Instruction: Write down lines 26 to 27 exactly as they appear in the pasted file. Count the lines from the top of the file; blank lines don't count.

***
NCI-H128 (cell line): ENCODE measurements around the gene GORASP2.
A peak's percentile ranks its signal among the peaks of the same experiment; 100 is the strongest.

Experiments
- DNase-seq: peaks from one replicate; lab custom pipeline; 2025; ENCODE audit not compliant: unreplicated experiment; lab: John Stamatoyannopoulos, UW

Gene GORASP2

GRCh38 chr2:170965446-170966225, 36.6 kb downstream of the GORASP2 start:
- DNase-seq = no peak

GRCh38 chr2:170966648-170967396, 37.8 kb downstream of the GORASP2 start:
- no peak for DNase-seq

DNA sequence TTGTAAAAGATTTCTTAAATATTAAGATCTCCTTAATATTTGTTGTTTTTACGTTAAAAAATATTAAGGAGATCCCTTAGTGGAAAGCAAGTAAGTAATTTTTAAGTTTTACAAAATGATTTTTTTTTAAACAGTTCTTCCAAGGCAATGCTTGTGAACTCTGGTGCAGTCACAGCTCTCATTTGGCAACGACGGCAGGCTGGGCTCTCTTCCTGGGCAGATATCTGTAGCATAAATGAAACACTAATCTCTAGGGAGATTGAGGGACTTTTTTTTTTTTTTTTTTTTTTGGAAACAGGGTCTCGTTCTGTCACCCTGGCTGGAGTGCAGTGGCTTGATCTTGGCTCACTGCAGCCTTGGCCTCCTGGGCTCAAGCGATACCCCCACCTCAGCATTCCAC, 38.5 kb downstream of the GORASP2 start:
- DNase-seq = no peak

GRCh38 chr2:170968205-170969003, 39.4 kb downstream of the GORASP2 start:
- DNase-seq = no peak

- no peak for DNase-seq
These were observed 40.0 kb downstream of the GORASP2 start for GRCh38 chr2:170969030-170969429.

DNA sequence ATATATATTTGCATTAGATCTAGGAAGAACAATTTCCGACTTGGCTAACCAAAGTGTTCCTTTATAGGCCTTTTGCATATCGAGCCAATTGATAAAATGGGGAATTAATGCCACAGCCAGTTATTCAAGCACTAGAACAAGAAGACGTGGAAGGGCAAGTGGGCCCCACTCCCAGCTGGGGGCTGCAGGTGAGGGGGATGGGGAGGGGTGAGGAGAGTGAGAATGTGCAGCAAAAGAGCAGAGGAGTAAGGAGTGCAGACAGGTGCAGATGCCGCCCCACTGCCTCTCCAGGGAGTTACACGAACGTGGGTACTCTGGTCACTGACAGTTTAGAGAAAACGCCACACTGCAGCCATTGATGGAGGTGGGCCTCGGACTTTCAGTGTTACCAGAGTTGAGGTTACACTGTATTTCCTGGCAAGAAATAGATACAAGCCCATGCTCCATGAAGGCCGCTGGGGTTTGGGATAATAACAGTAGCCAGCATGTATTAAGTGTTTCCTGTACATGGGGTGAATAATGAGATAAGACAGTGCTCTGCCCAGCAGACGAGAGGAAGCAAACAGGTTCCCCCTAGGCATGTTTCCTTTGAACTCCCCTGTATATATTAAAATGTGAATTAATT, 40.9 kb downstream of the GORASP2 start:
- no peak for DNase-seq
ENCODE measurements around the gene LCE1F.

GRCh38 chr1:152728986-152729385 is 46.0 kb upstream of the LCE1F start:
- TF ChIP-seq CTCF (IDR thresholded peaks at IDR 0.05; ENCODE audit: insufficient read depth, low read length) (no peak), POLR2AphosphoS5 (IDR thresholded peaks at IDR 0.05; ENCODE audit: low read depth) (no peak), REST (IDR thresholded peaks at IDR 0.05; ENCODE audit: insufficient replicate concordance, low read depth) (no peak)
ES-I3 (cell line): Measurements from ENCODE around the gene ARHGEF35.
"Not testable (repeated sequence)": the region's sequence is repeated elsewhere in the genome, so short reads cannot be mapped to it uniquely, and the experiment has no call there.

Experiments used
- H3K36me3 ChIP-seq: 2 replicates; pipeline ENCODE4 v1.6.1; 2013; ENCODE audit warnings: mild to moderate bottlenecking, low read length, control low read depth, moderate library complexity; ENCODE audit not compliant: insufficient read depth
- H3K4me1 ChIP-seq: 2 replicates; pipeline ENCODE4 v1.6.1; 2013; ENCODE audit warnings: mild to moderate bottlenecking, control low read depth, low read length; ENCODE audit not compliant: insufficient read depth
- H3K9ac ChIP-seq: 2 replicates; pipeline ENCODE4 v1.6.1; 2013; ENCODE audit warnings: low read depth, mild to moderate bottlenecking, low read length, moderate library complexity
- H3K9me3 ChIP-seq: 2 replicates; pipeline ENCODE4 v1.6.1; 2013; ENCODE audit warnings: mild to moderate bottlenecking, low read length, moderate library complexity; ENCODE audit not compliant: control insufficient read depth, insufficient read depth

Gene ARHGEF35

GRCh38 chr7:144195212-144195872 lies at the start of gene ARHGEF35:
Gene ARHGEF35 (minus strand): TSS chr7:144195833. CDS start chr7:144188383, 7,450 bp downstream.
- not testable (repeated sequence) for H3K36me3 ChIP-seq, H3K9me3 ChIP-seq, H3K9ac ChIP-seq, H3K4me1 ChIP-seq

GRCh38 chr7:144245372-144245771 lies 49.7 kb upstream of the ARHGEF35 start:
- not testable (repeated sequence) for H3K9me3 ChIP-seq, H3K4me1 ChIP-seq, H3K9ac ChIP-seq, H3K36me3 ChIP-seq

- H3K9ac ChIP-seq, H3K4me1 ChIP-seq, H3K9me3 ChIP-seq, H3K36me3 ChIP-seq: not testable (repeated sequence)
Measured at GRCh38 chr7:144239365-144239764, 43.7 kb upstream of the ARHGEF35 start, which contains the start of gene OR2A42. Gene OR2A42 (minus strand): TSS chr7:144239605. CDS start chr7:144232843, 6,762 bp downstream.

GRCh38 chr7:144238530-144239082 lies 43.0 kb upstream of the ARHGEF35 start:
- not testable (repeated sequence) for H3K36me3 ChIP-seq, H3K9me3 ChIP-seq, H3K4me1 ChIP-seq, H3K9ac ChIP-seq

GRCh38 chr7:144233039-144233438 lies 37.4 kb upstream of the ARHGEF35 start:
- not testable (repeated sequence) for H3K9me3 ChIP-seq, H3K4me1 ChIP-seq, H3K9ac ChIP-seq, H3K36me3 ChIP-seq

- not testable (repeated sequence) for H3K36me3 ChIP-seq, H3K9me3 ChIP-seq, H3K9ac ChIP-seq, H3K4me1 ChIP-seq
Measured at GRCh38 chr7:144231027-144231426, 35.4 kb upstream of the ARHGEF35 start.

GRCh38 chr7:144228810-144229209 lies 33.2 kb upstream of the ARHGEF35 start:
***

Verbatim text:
- H3K9ac ChIP-seq: 2 replicates; pipeline ENCODE4 v1.6.1; 2013; ENCODE audit warnings: low read depth, mild to moderate bottlenecking, low read length, moderate library complexity
- H3K9me3 ChIP-seq: 2 replicates; pipeline ENCODE4 v1.6.1; 2013; ENCODE audit warnings: mild to moderate bottlenecking, low read length, moderate library complexity; ENCODE audit not compliant: control insufficient read depth, insufficient read depth